Yesterday I walked with CAFS and THEME Institute's walk for raising awareness on suicide prevention. Looking back a year ago, I probably would have not joined the walk. I guess this story is as much my confession, as my public declaration of loving every bit of me.
February 2016 was when I first wanted to kill myself. They were dark days where I would spend the entire commute crying for no reason, where I would run to the washroom while at work and throw up or break down because my heart felt heavy and I did not know why I was alive. My then SO was aghast when I suggested I seek professional help because “there is nothing wrong with you! It’s all in your head!!”. So I took the next best option: I started scaling mountains.
If you have seen my social media posts for the past year or so, you would notice how I was either on a mountain, at the beach or in a forest at least once a month. While this life looked indulgent and luxurious, it was my lifeline. It was the effort of scaling a mountain, the feeling of standing at the summit and realizing that you are one with nature — that you are but an insignificant entity in this great tapestry of life — that helped me deal with my dark days. Climbing out of the hole that I found myself in was harder than climbing a mountain. But I was making progress.
The second time I seriously contemplated ending my life was in June 2017. Being a planner, when things fell apart into pieces, I did not think I had the courage to pick the pieces back up. This time, though, I reached out. I talked to a couple of friends who were up with me at 2am in the morning listening to me crying and trying to make sense of the world; I talked to people who had gone through what I was going through and had come out all the more stronger for it; I sought professional help, and in my therapist found a woman I admire, trust and appreciate.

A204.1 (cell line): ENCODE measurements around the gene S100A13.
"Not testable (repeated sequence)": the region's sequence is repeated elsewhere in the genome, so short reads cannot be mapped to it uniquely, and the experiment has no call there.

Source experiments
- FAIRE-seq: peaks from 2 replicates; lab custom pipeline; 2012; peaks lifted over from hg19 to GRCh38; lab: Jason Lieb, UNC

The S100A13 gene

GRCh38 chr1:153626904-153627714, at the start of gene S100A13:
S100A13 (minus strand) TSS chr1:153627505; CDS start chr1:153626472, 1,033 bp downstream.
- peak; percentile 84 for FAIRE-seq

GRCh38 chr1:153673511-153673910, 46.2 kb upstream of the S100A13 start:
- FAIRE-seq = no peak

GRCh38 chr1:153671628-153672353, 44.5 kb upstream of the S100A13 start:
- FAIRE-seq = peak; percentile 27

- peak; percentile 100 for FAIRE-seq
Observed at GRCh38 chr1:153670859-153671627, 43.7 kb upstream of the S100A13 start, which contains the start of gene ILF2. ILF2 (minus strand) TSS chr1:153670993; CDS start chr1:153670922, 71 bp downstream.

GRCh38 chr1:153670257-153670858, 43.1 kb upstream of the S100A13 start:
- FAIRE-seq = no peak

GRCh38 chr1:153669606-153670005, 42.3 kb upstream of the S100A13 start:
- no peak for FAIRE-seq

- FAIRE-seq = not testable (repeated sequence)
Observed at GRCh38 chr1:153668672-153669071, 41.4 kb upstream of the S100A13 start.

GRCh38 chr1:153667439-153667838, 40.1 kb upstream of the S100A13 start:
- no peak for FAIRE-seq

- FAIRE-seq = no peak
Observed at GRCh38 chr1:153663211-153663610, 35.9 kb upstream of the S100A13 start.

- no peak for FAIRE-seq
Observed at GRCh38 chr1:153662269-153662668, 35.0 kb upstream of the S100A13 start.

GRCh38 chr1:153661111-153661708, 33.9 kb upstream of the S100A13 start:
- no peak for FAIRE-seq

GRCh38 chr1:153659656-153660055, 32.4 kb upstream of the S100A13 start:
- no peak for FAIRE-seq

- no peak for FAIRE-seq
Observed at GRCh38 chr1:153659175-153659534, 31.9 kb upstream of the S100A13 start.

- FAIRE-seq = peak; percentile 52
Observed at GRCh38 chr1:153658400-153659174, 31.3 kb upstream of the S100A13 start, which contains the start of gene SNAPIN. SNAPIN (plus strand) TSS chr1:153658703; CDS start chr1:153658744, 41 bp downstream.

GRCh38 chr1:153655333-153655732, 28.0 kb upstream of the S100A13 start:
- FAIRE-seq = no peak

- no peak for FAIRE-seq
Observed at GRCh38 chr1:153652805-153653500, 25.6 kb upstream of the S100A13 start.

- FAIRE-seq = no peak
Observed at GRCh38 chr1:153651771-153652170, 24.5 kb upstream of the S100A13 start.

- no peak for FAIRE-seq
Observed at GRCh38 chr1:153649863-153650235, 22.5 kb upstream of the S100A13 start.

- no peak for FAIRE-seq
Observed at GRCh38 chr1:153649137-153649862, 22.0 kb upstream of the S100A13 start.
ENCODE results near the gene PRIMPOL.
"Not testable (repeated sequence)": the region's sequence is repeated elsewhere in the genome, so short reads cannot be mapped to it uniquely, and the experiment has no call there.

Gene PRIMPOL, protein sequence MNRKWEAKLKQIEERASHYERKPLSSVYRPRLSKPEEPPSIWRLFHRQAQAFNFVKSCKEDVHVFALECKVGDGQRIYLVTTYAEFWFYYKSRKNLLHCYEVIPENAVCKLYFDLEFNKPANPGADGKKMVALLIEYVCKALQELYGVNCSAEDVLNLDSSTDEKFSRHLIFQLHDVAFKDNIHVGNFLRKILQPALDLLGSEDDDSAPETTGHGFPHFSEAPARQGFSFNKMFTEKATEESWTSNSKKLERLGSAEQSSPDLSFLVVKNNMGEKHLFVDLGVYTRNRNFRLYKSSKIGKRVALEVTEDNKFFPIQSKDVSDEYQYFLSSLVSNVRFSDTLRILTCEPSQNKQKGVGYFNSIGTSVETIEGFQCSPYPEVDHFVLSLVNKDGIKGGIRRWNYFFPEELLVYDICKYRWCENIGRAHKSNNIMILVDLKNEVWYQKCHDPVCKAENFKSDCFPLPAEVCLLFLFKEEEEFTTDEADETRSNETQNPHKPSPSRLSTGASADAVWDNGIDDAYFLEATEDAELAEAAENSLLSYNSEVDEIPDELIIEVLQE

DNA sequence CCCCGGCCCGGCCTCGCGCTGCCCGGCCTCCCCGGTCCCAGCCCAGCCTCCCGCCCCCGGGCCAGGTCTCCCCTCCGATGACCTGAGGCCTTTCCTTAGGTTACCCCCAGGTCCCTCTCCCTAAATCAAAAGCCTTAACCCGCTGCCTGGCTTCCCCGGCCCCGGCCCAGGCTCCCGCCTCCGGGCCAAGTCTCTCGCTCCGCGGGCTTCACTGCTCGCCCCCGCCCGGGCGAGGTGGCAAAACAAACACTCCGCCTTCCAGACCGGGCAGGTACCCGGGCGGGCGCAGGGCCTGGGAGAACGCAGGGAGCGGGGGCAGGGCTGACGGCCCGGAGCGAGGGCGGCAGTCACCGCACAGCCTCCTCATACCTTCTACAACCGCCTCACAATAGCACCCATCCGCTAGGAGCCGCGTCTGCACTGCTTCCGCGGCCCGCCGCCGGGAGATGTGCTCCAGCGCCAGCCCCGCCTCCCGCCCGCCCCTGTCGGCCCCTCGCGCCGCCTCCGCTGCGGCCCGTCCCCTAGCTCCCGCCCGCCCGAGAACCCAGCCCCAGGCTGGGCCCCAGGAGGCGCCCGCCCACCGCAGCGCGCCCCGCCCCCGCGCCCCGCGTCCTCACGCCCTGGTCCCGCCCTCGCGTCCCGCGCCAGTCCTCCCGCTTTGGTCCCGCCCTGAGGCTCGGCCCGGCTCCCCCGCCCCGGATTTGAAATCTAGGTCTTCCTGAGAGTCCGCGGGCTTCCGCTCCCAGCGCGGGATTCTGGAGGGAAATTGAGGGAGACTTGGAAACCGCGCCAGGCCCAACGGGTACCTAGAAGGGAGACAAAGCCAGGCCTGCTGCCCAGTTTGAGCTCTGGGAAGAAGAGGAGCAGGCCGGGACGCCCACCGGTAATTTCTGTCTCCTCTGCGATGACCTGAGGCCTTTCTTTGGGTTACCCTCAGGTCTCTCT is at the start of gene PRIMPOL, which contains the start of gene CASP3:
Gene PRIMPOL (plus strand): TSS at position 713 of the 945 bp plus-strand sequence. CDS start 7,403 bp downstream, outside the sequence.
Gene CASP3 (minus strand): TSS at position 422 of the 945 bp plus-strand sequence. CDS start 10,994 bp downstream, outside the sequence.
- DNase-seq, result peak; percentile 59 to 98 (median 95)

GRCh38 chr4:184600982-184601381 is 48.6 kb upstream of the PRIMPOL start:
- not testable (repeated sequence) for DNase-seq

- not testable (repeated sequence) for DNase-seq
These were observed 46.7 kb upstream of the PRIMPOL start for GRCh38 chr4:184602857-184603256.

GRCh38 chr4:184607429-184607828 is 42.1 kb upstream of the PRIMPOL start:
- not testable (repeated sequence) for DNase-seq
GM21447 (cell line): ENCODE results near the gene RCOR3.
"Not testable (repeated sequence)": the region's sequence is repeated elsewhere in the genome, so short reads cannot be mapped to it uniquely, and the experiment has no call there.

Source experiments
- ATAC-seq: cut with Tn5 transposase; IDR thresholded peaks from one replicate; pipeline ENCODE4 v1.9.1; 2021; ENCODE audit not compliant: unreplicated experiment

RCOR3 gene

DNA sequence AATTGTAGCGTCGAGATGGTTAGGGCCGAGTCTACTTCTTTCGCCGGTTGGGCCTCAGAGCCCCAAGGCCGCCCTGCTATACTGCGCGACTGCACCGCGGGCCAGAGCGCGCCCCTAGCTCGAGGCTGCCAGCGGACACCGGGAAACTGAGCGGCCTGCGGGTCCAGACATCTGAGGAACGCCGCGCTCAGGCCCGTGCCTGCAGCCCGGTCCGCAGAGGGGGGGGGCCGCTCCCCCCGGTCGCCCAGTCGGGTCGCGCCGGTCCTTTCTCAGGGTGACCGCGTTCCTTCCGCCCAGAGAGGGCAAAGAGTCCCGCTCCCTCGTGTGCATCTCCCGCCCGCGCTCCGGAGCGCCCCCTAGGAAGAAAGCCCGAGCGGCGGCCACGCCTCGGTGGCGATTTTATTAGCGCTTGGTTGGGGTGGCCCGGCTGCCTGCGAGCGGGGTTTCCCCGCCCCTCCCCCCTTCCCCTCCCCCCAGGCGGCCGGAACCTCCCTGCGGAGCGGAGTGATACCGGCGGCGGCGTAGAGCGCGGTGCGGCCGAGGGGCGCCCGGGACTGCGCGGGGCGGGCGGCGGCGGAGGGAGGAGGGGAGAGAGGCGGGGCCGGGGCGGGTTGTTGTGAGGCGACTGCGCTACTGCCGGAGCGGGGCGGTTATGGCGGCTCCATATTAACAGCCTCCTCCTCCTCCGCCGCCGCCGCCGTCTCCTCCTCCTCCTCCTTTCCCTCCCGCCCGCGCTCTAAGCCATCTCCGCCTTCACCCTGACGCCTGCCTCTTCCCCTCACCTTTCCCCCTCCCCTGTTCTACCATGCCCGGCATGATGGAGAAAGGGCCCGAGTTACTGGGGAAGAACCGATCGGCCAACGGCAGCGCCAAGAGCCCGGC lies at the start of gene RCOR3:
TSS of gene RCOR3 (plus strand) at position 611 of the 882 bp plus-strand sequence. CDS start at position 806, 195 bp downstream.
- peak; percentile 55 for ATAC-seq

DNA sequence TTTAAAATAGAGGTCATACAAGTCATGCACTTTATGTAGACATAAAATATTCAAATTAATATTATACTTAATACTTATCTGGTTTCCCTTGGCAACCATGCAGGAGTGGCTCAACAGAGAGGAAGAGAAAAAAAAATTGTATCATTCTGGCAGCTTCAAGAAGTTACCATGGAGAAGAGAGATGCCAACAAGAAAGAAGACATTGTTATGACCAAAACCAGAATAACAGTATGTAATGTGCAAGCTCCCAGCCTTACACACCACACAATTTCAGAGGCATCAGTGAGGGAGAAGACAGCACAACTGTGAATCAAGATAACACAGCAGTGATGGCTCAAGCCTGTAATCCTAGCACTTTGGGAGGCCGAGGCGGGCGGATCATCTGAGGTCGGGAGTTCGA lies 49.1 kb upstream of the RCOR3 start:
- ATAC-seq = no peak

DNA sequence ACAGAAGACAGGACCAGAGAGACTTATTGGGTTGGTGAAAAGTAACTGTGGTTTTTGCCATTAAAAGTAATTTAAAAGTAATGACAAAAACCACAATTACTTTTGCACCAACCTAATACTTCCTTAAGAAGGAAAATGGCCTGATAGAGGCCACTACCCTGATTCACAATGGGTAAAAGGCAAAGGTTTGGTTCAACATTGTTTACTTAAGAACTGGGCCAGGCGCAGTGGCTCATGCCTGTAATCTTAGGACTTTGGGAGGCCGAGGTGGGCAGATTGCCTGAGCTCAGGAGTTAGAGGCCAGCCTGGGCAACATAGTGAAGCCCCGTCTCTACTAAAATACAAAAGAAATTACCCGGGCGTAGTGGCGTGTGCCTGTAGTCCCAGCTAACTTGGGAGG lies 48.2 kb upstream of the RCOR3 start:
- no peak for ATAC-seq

Three months after my relapse....I like to think I am making progress. There still are days when I wake up and don’t want to get out of bed. There are days when I wonder why I am alive, what is the purpose of this life. But then, those days are few and far in between than the days when I see a blossoming flower and smile. Or days when I can smile at the stray dog by the road and say good morning.
For over a year, only a couple of closest friends knew what I was going through, because I was ashamed to talk about it. As accepting as my circle of friends were, my (then) nearest and dearest was not ready to accept that someone they are so close to is suffering from a mental illness. So, I never spoke up. Today, I openly talk to people about how I am in therapy and how much of a help it has been. I am more forward about sharing my story because I know that if you can’t accept me for my broken, cracked pieces, then you certainly don’t deserve the bubbly socialite that I can be.
Do I still cry? Yes! But I am also learning to love the hurting, broken parts of me as much as I love the social, forward ones. I am learning that the first step in healing is accepting myself for who I am, and not demanding myself to be bigger, better, and stronger. I am learning that waking up with a knot in my stomach, not knowing why it is there or how to get rid of it is okay; that it does not make me a failure of a person.
I guess what I am trying to say is, even the happiest-looking, or the strongest-looking people in your circles could be having the same thoughts that I did. Education, occupation, relationship status do not matter when it comes to suicide and suffering. A random, but genuine, “How are you doing?” can do wonders; take it from someone whose life was saved by a friend who decided to call her to see ‘what’s up’ as she was about to take the plunge.
You and I may not be the best of friends, exchanging memes and cracking jokes; but “All you have to do is call and I’ll be there. You’ve got a friend”.
This blog showcase stories, experiences and poems of brave individuals who were willing to share their creative personal thoughts in the hopes of helping another one in need...